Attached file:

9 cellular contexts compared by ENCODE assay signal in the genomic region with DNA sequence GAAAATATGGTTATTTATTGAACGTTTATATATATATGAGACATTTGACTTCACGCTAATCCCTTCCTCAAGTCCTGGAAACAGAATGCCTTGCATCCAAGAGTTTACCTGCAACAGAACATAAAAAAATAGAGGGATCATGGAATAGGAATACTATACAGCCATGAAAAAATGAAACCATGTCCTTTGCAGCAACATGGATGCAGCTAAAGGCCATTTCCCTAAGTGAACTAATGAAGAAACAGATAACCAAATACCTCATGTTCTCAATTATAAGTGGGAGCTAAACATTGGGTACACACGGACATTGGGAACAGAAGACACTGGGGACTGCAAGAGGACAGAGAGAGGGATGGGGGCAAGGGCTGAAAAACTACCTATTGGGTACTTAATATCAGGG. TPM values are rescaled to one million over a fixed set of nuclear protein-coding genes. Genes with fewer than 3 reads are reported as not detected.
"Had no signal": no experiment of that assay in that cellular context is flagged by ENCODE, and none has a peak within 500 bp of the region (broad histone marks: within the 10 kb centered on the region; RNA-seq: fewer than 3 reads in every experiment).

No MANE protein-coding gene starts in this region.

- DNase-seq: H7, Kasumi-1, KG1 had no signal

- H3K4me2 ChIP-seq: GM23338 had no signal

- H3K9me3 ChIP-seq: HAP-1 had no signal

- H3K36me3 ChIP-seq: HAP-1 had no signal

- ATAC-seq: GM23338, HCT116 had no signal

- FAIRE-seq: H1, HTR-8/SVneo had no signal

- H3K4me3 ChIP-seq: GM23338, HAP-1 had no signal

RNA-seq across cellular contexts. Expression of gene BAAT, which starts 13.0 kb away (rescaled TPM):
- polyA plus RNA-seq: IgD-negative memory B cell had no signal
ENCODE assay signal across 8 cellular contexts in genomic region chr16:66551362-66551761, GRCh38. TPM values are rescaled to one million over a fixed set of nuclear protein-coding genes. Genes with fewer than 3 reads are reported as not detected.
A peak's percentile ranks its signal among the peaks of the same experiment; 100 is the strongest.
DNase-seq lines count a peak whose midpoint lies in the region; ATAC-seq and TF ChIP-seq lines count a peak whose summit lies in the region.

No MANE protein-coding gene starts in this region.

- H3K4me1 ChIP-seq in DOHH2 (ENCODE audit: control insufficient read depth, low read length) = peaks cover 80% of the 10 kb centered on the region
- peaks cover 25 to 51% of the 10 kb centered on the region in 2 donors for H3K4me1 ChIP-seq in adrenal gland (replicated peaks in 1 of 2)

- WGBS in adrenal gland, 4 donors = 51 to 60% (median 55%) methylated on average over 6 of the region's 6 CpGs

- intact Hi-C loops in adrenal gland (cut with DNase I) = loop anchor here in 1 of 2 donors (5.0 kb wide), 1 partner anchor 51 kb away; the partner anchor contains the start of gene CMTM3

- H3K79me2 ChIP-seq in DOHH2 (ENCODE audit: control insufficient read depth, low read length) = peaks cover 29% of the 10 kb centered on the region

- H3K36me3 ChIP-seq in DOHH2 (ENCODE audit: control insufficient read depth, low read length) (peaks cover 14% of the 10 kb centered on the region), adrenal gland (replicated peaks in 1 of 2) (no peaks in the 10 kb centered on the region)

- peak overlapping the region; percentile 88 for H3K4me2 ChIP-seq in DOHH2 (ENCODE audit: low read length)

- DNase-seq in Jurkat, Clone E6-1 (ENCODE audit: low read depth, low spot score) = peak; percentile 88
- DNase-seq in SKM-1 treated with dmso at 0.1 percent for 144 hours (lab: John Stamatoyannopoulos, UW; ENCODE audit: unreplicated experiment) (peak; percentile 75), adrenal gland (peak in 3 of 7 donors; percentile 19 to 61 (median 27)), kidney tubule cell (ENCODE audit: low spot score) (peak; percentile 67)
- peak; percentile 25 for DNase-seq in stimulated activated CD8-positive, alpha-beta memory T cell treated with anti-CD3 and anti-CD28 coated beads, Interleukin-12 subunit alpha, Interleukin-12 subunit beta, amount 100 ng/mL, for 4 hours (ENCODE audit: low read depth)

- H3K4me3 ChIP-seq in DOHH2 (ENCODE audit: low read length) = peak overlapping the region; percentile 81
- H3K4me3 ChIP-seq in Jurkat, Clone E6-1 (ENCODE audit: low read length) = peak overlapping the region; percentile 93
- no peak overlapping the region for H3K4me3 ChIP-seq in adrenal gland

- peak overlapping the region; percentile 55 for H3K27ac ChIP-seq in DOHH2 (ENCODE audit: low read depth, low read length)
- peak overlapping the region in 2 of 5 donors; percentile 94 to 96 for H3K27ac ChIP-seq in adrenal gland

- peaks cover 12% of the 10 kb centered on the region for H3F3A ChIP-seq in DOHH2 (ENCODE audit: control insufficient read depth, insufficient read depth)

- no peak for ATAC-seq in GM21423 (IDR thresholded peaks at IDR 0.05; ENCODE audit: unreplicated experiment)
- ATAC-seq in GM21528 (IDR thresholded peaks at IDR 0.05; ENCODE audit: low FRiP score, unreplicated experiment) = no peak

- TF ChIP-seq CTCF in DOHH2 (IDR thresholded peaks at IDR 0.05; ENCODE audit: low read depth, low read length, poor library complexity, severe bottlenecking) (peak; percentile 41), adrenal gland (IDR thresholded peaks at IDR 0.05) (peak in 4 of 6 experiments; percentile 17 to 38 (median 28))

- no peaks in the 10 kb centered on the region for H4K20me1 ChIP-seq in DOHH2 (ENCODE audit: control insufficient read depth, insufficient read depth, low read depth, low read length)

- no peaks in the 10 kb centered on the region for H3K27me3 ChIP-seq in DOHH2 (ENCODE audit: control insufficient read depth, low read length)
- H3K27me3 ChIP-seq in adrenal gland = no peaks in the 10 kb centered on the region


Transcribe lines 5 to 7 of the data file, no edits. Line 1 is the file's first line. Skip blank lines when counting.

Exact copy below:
- H3K4me2 ChIP-seq: GM23338 had no signal

- H3K9me3 ChIP-seq: HAP-1 had no signal

- H3K36me3 ChIP-seq: HAP-1 had no signal